Skip to main content

Ban welcomes recommendations of panel on UNDP work in DPR Korea

Secretary-General Ban Ki-moon.
UN Photo/Mark Garten
Secretary-General Ban Ki-moon.

Ban welcomes recommendations of panel on UNDP work in DPR Korea

Secretary-General Ban Ki-moon said today he was pleased that many constructive proposals and recommendations were included in an independent review of the work of the United Nations Development Programme (UNDP) in the Democratic People’s Republic of Korea (DPRK).

That external audit, made public on Monday, found no evidence to support allegations that UNDP resources were consistently misused or that agency officials knew of funds being channelled improperly to the Government in Pyongyang.

In a statement issued by his spokesperson, Mr. Ban said he “looks forward to UNDP management following up” on the recommendations put forward by the 353-page report.

He also voiced his appreciation to former Hungarian prime minister Miklos Németh, who led the audit, “for the comprehensive, detailed and highly professional review.”

Rounding out the three-member panel were Chander Mohan Vasudev, a former senior official in the Indian Ministry of Finance, and Mary Ann Wyrsch, a former UN Deputy High Commissioner for Refugees and acting commissioner of the United States Immigration and Naturalization Service.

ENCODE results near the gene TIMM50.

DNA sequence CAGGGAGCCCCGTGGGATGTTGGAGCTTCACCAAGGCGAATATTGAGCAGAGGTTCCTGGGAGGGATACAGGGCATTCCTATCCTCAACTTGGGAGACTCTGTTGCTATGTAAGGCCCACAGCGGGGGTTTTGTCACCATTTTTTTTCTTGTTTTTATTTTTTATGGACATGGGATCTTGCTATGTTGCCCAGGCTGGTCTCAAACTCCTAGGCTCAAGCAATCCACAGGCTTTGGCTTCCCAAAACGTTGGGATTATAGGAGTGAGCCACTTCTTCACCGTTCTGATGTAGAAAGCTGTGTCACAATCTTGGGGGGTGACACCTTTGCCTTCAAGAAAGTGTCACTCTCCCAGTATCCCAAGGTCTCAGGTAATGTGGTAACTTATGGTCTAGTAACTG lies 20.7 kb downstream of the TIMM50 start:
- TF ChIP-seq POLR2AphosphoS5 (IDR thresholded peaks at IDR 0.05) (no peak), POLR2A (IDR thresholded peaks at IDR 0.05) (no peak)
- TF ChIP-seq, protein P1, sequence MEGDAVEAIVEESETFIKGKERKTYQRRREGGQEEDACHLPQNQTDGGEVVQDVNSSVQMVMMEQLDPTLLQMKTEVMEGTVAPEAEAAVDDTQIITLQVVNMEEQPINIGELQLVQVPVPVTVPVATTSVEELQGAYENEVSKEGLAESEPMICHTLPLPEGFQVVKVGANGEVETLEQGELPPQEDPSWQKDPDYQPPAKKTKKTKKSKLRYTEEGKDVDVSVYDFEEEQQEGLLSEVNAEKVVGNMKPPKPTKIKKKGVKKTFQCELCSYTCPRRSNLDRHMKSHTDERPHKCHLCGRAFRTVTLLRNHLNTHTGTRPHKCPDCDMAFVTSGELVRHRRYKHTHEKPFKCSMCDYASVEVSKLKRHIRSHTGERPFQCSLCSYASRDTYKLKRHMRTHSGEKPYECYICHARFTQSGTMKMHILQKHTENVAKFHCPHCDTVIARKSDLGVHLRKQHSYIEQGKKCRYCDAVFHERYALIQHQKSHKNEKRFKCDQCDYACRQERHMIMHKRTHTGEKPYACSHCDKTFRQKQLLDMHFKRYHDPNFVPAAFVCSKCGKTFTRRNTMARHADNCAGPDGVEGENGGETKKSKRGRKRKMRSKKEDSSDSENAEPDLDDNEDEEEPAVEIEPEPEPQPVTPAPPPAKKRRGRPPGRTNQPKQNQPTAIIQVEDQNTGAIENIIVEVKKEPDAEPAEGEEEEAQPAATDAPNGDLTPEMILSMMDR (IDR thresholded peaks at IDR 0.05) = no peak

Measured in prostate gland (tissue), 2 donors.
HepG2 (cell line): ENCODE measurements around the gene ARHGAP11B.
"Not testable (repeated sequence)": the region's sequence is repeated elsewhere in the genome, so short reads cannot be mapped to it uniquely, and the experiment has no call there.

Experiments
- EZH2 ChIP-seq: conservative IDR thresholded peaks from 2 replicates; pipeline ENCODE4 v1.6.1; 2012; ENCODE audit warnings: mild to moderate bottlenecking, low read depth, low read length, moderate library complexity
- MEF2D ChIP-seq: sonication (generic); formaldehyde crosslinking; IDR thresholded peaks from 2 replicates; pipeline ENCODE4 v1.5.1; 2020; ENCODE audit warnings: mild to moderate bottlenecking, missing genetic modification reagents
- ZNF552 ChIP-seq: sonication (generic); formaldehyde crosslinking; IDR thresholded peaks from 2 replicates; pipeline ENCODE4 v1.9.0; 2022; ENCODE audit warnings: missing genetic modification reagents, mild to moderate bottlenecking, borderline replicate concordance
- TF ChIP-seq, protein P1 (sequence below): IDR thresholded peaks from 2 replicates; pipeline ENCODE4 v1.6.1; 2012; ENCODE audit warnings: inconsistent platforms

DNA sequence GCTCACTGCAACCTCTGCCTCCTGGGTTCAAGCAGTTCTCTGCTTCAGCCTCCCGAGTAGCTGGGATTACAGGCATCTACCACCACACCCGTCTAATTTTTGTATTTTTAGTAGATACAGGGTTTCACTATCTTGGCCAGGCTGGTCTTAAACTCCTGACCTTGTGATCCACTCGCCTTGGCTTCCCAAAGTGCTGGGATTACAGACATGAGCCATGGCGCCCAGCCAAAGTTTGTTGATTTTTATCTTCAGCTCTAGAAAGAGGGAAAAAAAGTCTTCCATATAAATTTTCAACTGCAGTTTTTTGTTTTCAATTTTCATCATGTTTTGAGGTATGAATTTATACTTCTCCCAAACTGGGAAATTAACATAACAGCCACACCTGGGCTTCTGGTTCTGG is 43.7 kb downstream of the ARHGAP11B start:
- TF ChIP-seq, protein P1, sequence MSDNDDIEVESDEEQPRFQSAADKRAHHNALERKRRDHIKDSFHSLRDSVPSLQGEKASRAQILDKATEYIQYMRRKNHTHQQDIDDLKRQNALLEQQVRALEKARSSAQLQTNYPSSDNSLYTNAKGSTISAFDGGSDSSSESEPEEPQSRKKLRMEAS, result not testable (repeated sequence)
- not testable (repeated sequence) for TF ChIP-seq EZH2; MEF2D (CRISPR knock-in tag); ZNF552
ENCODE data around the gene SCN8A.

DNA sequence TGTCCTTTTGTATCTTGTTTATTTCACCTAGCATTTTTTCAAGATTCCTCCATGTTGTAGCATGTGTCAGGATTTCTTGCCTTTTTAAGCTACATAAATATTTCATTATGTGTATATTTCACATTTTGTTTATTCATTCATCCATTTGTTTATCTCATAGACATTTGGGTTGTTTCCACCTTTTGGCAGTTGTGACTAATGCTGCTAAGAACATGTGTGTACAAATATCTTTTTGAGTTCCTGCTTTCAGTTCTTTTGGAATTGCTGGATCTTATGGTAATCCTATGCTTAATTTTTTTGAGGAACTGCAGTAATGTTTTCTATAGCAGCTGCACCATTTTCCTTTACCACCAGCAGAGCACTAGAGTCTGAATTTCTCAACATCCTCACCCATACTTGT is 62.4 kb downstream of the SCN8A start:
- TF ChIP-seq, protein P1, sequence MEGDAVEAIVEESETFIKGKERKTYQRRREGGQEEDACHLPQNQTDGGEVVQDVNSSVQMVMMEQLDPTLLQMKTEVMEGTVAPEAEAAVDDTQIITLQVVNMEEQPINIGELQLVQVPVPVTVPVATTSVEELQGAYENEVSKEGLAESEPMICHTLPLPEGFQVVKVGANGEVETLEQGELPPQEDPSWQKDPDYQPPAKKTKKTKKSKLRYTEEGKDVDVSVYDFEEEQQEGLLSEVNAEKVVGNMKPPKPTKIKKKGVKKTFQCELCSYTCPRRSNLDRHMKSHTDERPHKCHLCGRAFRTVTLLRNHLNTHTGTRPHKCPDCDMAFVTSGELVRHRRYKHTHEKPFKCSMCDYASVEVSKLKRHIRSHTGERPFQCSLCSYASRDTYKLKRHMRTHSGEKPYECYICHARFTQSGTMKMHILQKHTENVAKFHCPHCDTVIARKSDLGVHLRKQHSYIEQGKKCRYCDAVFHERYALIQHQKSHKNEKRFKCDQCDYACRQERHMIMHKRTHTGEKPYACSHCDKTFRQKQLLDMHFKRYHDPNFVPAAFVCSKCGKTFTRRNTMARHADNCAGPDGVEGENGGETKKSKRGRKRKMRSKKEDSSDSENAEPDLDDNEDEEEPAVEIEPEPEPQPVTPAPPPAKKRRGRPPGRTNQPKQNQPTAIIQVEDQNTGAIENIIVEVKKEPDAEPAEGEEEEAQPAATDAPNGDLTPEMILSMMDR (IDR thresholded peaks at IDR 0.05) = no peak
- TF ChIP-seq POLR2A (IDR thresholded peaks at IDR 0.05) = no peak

The report found that UNDP officials were not aware that Pyongyang had made payments from accounts it used in connection with UNDP activities to such entities as the International Finance Trade Joint Co., a Macau-based company to which Pyongyang apparently transferred nearly $3 million.

“UNDP had no means by which to control the extent to which the DPRK commingled other funds from its own resources in its accounts for purposes of making payments beyond the scope of the development programme,” the audit noted.

However, the panel, which interviewed over 70 people and reviewed a large number of documents, criticized the “clear lack of attentiveness” at UNDP that led to $3,500 in counterfeit United States dollars remaining in its safe in the DPRK from 1996 to 2007. “At a minimum, warning signs existed that required a more timely and effective response. [However] there is no evidence that anyone acted in bad faith or in a fraudulent or deceptive manner.”

Instead, UNDP officials failed to take follow-up action, despite concerns raised by the UN and the United States, which might have resolved the issue.

The panel was set up last September after an earlier review by the UN's external Board of Auditors failed to end the controversy and new allegations subsequently emerged.

UNDP's Executive Board will discuss the report with the panellists at its meeting in Geneva later this month.

The review was set up last year to review allegations and issues raised specifically about UNDP’s work in the DPRK, which was not covered by a probe conducted by the UN Board of Auditors.